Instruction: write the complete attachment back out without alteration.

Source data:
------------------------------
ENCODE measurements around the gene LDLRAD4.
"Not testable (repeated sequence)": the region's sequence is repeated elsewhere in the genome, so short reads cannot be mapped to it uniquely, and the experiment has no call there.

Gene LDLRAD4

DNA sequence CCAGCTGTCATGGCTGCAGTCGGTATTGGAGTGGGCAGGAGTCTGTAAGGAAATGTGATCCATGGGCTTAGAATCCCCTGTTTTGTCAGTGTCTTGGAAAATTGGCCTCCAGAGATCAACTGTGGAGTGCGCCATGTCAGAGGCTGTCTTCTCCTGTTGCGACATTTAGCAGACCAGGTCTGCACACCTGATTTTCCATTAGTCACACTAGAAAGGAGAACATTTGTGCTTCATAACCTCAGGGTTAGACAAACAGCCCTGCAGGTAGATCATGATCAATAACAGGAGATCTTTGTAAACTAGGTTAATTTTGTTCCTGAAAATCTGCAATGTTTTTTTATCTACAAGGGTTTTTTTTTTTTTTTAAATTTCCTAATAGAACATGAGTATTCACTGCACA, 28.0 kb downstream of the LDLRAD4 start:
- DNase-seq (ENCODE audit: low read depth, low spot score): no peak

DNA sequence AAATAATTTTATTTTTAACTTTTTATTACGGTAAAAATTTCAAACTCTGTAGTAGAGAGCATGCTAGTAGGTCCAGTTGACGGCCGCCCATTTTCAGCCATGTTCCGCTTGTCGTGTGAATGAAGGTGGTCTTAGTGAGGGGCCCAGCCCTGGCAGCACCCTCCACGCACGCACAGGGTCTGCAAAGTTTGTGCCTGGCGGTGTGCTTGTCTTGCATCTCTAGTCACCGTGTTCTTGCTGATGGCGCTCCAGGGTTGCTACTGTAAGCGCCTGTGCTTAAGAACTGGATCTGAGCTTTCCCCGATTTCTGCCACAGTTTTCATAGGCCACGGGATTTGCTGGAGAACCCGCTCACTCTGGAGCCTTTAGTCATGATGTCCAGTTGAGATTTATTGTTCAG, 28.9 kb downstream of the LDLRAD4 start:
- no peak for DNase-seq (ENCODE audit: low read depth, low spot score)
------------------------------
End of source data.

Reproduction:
ENCODE measurements around the gene LDLRAD4.
"Not testable (repeated sequence)": the region's sequence is repeated elsewhere in the genome, so short reads cannot be mapped to it uniquely, and the experiment has no call there.

Gene LDLRAD4

DNA sequence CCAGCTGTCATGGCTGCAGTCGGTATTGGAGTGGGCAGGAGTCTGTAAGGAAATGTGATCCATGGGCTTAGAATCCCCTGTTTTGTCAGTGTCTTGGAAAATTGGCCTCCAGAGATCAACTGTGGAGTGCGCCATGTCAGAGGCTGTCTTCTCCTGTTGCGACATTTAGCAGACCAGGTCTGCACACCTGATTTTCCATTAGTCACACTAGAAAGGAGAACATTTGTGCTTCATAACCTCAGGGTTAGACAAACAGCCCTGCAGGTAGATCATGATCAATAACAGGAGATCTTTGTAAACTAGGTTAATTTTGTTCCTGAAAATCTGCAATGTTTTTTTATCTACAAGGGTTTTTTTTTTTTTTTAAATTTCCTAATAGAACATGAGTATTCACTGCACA, 28.0 kb downstream of the LDLRAD4 start:
- DNase-seq (ENCODE audit: low read depth, low spot score): no peak

DNA sequence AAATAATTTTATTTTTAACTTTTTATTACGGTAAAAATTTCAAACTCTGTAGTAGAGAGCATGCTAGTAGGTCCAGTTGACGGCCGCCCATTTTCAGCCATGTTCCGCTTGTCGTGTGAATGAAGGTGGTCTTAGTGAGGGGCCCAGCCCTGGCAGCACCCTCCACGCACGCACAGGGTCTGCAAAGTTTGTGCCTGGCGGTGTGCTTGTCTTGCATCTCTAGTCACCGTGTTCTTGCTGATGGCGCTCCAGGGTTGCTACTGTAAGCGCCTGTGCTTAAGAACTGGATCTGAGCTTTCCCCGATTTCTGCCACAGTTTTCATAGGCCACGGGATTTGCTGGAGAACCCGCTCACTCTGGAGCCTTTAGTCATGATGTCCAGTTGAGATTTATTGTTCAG, 28.9 kb downstream of the LDLRAD4 start:
- no peak for DNase-seq (ENCODE audit: low read depth, low spot score)